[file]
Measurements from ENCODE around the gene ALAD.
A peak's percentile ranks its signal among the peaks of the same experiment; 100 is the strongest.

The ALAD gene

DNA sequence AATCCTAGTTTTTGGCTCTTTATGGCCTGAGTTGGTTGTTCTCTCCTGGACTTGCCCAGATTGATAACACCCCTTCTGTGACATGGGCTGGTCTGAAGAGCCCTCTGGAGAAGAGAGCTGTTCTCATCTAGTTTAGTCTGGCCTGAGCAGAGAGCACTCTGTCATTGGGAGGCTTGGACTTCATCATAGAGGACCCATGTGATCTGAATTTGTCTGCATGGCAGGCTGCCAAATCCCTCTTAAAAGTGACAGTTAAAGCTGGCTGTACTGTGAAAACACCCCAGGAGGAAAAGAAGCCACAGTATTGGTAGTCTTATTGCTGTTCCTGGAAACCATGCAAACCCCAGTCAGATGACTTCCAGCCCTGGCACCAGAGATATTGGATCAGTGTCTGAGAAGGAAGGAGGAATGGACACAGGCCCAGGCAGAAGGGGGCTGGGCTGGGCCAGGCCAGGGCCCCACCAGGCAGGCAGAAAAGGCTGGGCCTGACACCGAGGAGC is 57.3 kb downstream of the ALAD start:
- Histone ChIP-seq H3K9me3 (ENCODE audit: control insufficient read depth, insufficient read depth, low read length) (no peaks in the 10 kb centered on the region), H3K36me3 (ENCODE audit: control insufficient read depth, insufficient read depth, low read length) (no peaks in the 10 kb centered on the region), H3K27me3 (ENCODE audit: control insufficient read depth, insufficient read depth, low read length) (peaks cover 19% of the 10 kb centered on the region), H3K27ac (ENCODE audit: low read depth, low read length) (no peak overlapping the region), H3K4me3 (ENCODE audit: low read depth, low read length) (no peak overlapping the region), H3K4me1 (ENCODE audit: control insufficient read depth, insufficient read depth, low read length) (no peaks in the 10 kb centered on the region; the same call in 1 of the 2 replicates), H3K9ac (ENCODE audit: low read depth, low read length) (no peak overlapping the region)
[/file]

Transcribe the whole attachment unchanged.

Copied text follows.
Measurements from ENCODE around the gene ALAD.
A peak's percentile ranks its signal among the peaks of the same experiment; 100 is the strongest.

The ALAD gene

DNA sequence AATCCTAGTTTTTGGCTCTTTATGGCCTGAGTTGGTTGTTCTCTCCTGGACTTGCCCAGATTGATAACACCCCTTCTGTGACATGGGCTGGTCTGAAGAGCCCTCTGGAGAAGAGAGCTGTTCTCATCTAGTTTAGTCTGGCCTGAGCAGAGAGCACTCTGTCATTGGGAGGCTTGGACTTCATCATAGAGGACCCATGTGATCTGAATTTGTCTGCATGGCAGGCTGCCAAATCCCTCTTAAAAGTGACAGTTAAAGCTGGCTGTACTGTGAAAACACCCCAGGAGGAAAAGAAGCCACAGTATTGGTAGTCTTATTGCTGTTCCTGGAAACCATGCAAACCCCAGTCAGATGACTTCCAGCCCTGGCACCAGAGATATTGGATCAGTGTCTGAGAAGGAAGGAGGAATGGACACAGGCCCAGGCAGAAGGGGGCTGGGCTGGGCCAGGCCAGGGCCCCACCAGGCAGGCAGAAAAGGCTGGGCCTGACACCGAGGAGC is 57.3 kb downstream of the ALAD start:
- Histone ChIP-seq H3K9me3 (ENCODE audit: control insufficient read depth, insufficient read depth, low read length) (no peaks in the 10 kb centered on the region), H3K36me3 (ENCODE audit: control insufficient read depth, insufficient read depth, low read length) (no peaks in the 10 kb centered on the region), H3K27me3 (ENCODE audit: control insufficient read depth, insufficient read depth, low read length) (peaks cover 19% of the 10 kb centered on the region), H3K27ac (ENCODE audit: low read depth, low read length) (no peak overlapping the region), H3K4me3 (ENCODE audit: low read depth, low read length) (no peak overlapping the region), H3K4me1 (ENCODE audit: control insufficient read depth, insufficient read depth, low read length) (no peaks in the 10 kb centered on the region; the same call in 1 of the 2 replicates), H3K9ac (ENCODE audit: low read depth, low read length) (no peak overlapping the region)